Continue Reading Non-Disparagement Clauses in Employment Contracts Still Valid Under New Jersey Law

employer gps tracker

Earlier this year, New Jersey Governor Phil Murphy signed into law Assembly Bill No. 3950, which requires employers in the State to provide written notice to an employee before using a tracking device on a vehicle used by the employee. The new law, which went into effect on April 18, 2022, recognizes that employers may have a legitimate business interest in being able to track their workforce’s whereabouts—particularly when traveling or working offsite—while also reconciling that with the protection of workers’ privacy rights. At the very least, the days of covertly tracking employee vehicles appear to be a thing of the past.

Continue Reading New Jersey Employers Are Now Required to Provide Written Notice Before Using Tracking Devices in Employee-Operated Vehicles

work from home policies | remote work post-covidLet’s face it: remote, hybrid, and alternative work arrangements are here to stay. That’s not necessarily a bad thing. Though many employers already had accepted and adopted remote, hybrid, and alternative work arrangements before the COVID-19 pandemic (and the consequential quarantining that came with it), COVID-19 accelerated the need for workforce mobility and fundamentally changed who we hire and how, when, and where we work.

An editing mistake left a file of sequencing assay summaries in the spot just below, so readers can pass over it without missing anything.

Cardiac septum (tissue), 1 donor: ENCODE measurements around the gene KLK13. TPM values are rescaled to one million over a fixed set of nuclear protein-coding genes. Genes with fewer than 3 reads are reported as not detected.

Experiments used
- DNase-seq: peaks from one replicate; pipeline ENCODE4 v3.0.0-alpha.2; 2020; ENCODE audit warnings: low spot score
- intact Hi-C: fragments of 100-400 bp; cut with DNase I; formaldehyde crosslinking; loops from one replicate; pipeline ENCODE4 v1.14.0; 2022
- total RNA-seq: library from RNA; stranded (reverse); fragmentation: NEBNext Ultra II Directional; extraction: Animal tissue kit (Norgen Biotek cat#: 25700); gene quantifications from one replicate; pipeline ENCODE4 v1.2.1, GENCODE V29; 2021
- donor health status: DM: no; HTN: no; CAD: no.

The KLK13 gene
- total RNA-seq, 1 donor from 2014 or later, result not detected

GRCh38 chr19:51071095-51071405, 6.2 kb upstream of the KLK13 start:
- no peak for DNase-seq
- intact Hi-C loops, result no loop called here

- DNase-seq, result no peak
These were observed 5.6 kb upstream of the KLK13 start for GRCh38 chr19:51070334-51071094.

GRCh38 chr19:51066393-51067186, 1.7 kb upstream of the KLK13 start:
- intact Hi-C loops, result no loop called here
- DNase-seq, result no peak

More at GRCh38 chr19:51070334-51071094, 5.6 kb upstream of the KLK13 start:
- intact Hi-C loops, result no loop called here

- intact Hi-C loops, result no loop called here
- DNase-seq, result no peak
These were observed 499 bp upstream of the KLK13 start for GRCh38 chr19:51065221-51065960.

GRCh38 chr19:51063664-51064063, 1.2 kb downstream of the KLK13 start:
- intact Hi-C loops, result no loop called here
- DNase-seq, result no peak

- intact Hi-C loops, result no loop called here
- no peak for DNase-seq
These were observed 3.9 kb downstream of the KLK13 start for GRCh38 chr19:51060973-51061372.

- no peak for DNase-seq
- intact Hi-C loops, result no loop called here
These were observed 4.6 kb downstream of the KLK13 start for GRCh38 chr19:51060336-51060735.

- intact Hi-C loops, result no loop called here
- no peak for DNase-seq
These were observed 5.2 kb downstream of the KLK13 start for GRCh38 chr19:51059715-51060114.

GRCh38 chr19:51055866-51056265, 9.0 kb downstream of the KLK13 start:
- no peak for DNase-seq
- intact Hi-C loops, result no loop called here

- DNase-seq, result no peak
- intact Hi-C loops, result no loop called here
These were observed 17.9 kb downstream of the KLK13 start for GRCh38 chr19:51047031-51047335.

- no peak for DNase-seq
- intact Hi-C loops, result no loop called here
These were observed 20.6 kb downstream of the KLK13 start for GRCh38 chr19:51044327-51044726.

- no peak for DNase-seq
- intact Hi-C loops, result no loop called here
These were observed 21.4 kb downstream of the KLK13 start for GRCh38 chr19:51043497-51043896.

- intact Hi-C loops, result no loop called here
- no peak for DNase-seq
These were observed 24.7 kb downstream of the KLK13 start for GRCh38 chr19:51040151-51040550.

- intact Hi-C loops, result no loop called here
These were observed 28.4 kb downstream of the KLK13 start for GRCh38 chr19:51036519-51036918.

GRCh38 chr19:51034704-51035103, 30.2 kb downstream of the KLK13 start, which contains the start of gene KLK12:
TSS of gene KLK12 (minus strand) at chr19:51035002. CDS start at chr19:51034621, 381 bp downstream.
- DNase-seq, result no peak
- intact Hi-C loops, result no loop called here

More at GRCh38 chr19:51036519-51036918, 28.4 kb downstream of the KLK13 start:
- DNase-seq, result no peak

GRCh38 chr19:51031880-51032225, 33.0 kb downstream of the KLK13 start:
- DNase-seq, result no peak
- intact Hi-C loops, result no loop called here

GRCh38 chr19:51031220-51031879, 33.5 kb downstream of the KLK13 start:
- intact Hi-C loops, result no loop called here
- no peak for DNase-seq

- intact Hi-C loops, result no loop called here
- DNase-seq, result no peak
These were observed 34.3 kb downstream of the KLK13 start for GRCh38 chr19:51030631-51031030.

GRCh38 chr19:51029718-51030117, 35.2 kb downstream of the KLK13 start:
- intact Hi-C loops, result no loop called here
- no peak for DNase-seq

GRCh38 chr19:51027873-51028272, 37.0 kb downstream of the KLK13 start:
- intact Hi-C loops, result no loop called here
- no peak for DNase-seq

Continue Reading Remote & Alternative Work Arrangements – Strategies for Success and Reducing Risk

Updated as of 1/27/22 due to OSHA’s withdrawal of the Emergency Temporary Standard (ETS)

employee covid vaccine requirement OSHA ETSThe vax-or-test legal rollercoaster ride continues, leaving human resource managers’ heads spinning, lawyers prognosticating, and employers simply wondering what comes next.

On January 13, 2022, the United States Supreme Court, in a 6-3 majority decision, dealt a substantial blow to the future implementation of the Occupational Safety and Health Administration’s (OSHA’s) Emergency Temporary Standard (ETS) for large employers, putting the ETS on hold indefinitely pending further review by the United States Court of Appeal for the 6th Circuit (which had reinstated the vaccinate-or-test mandate). Among other things, the ETS mandated that all businesses with 100+ employees require their employees to either vaccinate (and provide proof thereof) or submit to weekly COVID-19 testing to attend work.

Continue Reading The ETS, the Supreme Court Ruling, and the Vax-or-Test Rollercoaster: What Should Your Business Do Now?